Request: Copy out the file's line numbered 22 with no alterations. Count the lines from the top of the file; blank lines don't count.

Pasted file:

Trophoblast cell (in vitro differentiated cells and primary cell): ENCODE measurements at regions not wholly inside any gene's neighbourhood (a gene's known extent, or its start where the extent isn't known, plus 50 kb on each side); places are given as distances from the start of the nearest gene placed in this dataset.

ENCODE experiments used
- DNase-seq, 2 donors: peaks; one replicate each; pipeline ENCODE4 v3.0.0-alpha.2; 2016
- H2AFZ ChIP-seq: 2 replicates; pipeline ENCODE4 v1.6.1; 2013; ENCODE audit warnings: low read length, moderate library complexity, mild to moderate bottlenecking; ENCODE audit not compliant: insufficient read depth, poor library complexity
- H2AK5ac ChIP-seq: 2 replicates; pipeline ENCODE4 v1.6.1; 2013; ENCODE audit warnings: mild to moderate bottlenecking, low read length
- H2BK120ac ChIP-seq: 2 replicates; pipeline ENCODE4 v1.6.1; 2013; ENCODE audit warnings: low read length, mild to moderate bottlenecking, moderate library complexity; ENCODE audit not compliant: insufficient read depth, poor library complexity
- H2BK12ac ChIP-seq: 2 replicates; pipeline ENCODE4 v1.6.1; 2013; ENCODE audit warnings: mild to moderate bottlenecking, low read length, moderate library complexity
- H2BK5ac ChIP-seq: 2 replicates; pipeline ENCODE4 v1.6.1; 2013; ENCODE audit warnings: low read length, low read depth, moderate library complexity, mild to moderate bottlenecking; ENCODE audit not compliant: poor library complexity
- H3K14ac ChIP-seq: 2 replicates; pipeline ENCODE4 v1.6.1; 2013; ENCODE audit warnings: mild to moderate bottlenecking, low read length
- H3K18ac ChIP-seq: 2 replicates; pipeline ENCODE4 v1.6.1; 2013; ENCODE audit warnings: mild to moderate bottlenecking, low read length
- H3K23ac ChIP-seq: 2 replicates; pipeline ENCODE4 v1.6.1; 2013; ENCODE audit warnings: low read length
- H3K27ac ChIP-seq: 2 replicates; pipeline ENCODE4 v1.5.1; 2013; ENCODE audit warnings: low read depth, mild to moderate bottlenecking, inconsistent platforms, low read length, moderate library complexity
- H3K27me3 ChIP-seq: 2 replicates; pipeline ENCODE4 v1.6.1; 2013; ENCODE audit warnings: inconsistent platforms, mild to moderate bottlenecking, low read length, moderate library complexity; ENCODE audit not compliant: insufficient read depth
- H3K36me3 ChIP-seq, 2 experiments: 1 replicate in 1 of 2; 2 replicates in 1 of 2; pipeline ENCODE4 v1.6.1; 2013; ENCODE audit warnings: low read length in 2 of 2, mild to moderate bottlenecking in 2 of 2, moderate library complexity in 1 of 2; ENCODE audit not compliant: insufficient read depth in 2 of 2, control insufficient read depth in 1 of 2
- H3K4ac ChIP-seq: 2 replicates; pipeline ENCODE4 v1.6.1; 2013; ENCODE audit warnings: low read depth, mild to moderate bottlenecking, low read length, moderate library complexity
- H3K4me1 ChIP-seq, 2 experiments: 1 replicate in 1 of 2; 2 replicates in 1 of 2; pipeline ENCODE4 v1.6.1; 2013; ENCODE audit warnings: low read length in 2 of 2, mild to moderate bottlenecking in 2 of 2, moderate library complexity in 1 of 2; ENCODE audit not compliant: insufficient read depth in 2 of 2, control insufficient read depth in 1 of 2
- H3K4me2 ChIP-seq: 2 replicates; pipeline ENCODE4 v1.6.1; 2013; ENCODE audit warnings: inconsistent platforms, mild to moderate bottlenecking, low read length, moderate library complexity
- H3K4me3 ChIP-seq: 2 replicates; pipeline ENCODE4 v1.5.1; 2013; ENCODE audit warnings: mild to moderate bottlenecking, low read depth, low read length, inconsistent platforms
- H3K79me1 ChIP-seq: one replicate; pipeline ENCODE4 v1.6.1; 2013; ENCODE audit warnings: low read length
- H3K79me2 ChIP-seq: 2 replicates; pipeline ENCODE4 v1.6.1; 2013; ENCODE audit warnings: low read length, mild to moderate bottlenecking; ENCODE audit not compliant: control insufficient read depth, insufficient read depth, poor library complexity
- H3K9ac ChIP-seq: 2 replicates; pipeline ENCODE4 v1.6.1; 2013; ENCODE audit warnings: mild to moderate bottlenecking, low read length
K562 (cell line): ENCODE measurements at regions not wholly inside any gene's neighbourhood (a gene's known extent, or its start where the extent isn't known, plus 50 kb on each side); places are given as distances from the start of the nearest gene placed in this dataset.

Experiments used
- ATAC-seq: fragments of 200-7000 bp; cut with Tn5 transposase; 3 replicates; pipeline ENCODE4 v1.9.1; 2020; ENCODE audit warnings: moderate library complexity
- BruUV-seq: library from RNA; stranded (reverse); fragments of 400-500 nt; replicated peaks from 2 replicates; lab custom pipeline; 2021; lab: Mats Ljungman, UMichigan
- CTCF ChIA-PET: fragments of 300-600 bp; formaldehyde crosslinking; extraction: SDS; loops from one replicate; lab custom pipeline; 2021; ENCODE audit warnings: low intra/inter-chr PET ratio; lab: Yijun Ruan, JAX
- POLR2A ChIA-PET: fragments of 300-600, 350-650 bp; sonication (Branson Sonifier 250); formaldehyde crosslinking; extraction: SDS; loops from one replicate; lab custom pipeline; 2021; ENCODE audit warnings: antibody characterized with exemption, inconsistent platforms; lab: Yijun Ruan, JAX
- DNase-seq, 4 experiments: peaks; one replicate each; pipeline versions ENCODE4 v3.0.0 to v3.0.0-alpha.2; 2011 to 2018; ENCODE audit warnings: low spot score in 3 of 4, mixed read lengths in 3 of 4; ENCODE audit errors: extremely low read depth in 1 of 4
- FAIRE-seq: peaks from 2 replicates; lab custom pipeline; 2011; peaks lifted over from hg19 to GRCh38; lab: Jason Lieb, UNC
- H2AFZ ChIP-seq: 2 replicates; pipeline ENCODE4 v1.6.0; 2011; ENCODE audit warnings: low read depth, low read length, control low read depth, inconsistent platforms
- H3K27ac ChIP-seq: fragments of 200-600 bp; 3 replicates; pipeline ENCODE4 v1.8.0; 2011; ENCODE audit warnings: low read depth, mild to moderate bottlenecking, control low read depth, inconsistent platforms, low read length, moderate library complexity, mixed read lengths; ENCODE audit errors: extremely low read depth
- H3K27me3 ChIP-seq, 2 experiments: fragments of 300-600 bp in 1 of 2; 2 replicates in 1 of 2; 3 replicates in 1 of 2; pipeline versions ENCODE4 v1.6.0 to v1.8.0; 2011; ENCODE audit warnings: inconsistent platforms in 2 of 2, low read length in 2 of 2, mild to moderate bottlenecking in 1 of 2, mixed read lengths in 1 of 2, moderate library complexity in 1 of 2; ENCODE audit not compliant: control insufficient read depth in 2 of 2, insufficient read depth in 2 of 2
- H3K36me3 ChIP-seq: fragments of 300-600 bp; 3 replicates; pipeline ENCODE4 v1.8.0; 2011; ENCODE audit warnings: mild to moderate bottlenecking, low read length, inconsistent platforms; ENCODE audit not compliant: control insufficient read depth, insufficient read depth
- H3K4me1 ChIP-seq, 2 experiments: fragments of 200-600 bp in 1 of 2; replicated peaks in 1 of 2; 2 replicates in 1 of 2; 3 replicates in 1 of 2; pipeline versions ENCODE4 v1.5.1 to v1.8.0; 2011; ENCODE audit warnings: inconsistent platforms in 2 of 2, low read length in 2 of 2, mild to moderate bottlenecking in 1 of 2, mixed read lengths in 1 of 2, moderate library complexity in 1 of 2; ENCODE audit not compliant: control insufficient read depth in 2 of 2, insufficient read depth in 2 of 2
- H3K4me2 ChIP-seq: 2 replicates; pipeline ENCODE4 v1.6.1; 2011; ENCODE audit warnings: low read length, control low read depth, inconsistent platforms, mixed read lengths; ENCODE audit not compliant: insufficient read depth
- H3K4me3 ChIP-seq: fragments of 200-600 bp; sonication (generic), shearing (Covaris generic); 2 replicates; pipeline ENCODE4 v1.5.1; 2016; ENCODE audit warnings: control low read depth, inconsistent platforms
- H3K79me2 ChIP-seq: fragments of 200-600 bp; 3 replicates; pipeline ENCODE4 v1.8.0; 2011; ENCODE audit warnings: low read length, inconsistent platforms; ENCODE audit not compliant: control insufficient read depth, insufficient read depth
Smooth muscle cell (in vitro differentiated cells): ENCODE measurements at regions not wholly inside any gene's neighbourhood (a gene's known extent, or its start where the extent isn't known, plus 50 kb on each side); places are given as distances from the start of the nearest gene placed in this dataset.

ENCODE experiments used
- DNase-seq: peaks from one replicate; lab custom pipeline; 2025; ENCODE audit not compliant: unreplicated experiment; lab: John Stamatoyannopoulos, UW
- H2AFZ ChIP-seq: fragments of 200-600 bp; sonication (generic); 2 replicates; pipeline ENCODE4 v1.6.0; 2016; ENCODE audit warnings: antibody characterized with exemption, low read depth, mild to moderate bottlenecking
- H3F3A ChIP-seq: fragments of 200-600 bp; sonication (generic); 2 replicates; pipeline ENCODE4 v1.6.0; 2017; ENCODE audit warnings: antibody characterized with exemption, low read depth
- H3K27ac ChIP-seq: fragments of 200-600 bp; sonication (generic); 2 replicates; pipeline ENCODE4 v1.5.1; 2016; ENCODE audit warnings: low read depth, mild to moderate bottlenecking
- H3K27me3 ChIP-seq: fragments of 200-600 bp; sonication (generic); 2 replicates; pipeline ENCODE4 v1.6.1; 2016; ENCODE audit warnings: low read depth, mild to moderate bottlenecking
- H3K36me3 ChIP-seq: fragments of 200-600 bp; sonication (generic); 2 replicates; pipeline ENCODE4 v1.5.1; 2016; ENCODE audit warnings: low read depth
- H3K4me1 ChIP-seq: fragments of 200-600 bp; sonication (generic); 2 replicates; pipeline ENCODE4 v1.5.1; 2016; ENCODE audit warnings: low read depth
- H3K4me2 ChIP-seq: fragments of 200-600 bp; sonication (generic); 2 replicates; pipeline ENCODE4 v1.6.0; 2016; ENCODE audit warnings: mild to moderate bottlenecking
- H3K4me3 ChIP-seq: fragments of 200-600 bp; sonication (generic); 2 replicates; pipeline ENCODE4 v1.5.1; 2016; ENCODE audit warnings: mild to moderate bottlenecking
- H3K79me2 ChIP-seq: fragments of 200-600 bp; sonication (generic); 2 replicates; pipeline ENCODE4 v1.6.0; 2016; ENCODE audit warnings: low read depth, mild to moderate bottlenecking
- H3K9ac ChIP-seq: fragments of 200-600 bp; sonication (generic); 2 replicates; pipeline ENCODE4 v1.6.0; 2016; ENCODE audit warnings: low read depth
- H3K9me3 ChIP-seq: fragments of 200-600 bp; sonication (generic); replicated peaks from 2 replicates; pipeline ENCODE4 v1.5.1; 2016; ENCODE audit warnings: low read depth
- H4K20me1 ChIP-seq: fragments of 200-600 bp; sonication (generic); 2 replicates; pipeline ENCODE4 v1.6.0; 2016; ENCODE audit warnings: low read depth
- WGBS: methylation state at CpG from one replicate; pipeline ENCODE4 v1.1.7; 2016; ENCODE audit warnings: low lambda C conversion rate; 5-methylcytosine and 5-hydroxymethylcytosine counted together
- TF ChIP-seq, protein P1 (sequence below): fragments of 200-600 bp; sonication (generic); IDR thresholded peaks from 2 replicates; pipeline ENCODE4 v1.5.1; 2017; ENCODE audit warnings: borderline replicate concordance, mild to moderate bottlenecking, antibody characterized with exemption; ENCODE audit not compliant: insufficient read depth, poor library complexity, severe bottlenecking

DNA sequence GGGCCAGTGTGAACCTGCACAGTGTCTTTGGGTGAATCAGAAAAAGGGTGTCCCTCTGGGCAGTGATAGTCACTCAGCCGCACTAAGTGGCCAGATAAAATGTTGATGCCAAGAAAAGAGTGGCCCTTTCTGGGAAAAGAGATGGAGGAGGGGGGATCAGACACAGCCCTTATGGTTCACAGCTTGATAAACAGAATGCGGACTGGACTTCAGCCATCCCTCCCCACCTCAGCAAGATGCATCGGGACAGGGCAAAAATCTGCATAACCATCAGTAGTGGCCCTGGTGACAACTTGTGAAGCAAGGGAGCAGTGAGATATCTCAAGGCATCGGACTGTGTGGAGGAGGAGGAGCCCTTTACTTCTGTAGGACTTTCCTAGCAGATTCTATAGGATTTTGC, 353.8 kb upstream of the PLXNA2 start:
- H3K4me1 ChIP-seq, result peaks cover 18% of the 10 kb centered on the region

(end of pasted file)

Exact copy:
K562 (cell line): ENCODE measurements at regions not wholly inside any gene's neighbourhood (a gene's known extent, or its start where the extent isn't known, plus 50 kb on each side); places are given as distances from the start of the nearest gene placed in this dataset.